Recently, Campfire Audio made its first big release of the year. The Satsuma and Honeydew have landed in the IEM market and are their most affordable earphones yet. Each pair has the same design aside from which coat of paint they sport, but they both have their unique sound signature. When two similar models are released from the same brand and in similar price ranges, a comparison between the two is almost natural. Let’s see what exactly sets these two IEMs apart from each other.
What You Get
Campfire Audio has packaged its IEMs with most of the same accessories from a few new models now. The Satsuma and Honeydew both include the same materials, with foam and silicone ear tips, cleaning tools, logo pins, carrying cases, and drawstring bags.
Look and Feel
Taking a look at both models from the outside, you might think the Honeydew and Satsuma are just the same models with a cosmetic variation. While they might be hard to tell apart, a few distinctions might help differentiate the two. Firstly, the Honeydew has a tiny hole on the corner of each earpiece while the Satsuma doesn’t. I sometimes got confused which color was which since they’re both so similar, but the Honeydew has a yellow shell with the Satsuma sporting orange. Both IEMs have this single vibrant color that perfectly contrasts with the stainless steel spout for a nice aesthetic flourish.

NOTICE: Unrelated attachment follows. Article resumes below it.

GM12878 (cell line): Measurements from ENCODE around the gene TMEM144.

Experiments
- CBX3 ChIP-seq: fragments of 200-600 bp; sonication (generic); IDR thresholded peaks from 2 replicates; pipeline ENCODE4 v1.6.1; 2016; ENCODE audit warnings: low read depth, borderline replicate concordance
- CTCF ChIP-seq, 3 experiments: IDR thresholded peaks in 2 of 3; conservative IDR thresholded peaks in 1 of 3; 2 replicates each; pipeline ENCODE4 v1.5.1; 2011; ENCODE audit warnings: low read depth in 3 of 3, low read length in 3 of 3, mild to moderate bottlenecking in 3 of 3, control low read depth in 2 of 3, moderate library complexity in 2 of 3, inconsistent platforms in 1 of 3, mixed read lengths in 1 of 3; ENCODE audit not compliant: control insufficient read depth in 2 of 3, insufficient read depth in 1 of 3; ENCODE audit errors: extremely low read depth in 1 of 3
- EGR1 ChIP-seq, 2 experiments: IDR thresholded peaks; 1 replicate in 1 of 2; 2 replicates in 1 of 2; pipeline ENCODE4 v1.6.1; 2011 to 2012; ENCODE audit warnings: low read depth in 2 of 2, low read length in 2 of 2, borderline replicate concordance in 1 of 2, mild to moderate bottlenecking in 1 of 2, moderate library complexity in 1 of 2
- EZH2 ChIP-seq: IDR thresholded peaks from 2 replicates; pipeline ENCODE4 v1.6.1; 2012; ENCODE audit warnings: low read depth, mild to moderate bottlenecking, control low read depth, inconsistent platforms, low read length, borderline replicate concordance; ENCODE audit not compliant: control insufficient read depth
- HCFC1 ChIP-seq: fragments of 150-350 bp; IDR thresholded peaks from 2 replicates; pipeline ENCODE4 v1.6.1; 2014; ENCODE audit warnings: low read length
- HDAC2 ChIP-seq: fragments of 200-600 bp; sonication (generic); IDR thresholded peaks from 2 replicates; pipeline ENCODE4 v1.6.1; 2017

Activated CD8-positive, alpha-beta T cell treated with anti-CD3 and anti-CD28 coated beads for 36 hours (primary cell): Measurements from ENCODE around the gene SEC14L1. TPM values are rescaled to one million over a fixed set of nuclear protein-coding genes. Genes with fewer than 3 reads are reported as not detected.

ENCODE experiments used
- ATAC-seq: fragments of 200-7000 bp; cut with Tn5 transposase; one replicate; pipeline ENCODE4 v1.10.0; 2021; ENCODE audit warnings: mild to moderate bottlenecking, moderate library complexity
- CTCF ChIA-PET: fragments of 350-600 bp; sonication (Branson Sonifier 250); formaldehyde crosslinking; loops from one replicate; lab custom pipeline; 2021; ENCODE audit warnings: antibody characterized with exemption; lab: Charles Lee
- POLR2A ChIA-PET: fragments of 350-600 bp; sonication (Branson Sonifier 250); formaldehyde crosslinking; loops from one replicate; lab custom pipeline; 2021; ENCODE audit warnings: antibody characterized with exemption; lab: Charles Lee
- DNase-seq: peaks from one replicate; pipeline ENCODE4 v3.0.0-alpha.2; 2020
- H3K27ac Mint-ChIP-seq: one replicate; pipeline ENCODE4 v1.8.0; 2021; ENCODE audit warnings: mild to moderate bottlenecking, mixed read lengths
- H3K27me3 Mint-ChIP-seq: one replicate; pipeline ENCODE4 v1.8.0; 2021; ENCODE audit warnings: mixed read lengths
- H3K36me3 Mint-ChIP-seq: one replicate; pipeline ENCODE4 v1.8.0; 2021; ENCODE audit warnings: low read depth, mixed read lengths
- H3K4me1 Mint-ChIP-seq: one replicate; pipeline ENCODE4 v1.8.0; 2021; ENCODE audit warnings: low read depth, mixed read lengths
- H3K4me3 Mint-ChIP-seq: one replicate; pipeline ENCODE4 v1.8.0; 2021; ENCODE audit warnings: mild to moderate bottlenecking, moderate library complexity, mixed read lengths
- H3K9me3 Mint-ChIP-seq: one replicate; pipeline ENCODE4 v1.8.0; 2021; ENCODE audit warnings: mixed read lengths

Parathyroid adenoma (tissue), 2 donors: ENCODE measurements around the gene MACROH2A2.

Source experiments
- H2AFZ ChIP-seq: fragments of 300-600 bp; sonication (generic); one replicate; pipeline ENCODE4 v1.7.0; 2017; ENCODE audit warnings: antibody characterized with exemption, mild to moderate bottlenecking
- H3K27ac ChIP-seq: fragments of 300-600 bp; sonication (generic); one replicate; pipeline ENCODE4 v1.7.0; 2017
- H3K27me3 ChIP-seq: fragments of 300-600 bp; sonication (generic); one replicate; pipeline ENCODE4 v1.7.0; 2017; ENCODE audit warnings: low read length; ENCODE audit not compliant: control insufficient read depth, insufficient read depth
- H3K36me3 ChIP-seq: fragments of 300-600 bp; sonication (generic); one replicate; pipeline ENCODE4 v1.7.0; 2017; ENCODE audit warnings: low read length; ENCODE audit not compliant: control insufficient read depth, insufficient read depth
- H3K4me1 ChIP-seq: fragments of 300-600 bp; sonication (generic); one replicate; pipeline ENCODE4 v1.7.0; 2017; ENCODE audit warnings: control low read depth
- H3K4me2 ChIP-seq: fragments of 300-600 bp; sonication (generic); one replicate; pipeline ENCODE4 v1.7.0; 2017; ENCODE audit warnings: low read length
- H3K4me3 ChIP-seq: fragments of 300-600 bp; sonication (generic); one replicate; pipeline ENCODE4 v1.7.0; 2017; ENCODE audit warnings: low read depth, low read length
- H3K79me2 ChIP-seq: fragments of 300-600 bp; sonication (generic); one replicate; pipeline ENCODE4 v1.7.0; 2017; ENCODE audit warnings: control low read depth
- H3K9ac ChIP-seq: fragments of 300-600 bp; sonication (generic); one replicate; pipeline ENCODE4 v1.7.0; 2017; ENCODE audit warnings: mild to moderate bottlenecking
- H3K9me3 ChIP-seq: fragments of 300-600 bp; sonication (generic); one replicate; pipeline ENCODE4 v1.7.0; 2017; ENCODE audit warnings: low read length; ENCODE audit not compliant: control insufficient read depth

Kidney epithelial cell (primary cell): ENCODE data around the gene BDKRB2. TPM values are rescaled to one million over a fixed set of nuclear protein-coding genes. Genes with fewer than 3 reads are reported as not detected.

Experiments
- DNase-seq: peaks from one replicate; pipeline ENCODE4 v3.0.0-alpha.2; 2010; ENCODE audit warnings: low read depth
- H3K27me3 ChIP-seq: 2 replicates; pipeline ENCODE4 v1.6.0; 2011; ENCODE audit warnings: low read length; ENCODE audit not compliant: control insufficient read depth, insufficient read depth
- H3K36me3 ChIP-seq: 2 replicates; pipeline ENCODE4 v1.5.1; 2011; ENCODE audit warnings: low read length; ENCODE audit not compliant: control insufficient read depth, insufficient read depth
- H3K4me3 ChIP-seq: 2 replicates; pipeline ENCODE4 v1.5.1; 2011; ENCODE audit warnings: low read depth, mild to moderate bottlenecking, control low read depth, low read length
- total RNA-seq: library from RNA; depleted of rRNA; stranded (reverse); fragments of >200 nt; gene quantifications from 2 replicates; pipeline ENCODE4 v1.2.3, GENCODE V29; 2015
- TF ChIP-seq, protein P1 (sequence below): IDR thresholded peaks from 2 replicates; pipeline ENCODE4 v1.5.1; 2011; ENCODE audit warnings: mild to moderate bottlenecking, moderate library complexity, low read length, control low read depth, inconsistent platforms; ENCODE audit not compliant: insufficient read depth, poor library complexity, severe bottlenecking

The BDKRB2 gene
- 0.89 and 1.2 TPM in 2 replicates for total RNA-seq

The design for the housing is a new construction for Campfire, and in my opinion, it’s the best fit they got. Campfire introduces a much more ergonomic fit here and holds firmly in your ear cavity without any obstruction. There’s little to no fatigue, even though many hours of listening. Each pair has this exact same level of comfortability, and even though the shells makeup is more plastic than their usual aluminum bodies, these IEMs still hold a level of integrity to them that help advances them past your standard affordable earphone.
It’s the interior components of the Honeydew and Satsuma where these IEMs start to show the first major differences. While each acoustic chamber is 3D printed, they both support different driver systems that help shape their respective sound signature. The Honeydew uses a 10mm dynamic driver, while the Satsuma features a single, ported balanced armature.
When it comes to pure delivery of signal flow, there are few stronger than Campfire Audio. The Honeydew definitely gives you the meatiest signal, but both IEMs should supply ample loudness to a variety of systems. In comparison, the Satsuma is a lot more reserved in its power, but can still achieve a comfortable level of volume. You shouldn’t have an issue powering these IEMs from a standard headphone jack on a laptop or smartphone. The Honeydew can run a bit hot, so watching your volume control before you hit play is significant regarding harmful amplitudes. Headroom is plentiful in both models, with a generous amount of room for gain adjustment.